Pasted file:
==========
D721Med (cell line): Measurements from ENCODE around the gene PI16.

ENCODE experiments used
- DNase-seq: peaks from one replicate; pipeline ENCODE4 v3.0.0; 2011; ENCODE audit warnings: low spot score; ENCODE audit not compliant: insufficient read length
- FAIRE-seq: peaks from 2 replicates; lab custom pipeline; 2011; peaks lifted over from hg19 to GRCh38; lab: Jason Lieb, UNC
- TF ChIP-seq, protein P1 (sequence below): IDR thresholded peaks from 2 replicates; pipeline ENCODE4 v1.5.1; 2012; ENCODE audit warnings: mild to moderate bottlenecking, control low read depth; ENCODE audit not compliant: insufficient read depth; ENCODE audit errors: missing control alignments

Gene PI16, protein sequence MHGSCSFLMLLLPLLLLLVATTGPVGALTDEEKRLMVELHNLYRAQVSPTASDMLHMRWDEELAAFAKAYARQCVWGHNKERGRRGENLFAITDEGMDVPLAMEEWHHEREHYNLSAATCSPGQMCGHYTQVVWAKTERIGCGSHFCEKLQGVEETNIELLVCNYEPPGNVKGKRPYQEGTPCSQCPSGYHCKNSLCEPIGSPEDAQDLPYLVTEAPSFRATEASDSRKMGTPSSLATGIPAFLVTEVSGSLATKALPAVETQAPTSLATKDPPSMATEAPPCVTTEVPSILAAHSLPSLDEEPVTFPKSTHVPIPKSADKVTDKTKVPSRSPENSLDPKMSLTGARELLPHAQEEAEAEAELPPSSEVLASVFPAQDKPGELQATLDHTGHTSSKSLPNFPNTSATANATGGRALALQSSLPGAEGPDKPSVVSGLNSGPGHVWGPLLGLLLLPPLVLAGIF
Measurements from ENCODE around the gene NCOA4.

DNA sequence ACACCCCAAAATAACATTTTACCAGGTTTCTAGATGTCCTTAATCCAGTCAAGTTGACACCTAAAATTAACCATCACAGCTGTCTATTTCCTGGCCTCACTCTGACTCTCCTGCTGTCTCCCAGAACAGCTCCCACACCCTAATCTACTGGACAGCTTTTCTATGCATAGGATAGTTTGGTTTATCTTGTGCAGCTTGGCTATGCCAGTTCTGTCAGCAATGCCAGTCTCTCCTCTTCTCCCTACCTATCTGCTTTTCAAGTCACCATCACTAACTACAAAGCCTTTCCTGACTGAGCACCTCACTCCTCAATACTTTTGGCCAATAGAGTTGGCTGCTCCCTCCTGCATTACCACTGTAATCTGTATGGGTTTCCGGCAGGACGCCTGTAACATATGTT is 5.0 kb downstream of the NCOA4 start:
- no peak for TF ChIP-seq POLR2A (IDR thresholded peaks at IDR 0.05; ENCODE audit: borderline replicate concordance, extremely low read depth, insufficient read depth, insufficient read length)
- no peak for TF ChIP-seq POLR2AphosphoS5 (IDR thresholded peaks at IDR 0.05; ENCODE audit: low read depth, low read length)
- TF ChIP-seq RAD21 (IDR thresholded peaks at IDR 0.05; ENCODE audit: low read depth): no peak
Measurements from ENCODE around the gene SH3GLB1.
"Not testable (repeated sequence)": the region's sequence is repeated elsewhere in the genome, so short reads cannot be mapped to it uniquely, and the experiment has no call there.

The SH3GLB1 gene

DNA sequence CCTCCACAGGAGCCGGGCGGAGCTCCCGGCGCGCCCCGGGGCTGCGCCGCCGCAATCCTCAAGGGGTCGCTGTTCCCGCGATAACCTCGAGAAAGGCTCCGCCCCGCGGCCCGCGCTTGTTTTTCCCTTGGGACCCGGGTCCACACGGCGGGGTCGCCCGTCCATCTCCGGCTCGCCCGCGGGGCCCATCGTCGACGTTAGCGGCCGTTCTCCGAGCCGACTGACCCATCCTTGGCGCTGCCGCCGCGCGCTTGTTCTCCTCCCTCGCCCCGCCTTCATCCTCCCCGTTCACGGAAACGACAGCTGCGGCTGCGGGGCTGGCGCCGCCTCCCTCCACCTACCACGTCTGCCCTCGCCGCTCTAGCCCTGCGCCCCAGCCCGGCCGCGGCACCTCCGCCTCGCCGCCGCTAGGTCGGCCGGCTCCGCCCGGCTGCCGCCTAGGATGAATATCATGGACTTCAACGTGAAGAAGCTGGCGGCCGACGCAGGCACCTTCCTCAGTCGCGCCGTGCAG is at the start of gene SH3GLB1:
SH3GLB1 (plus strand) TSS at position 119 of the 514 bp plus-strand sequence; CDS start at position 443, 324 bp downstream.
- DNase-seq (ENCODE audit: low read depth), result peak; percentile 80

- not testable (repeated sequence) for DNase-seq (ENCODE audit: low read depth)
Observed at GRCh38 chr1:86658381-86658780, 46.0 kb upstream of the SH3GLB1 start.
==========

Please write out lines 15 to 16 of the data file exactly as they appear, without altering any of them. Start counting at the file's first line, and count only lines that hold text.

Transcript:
DNA sequence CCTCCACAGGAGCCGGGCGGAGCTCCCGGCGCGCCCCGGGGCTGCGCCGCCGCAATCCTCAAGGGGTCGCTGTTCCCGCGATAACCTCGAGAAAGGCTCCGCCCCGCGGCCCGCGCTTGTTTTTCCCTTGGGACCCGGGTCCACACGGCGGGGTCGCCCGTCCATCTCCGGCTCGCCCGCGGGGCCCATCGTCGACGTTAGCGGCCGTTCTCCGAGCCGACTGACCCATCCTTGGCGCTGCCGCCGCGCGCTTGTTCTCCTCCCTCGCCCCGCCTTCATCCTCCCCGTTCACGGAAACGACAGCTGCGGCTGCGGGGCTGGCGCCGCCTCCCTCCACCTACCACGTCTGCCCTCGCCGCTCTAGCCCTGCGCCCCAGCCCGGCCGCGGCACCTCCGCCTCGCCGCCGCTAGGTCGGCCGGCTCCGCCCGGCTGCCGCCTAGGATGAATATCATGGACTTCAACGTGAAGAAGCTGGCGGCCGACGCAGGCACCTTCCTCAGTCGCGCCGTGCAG is at the start of gene SH3GLB1:
SH3GLB1 (plus strand) TSS at position 119 of the 514 bp plus-strand sequence; CDS start at position 443, 324 bp downstream.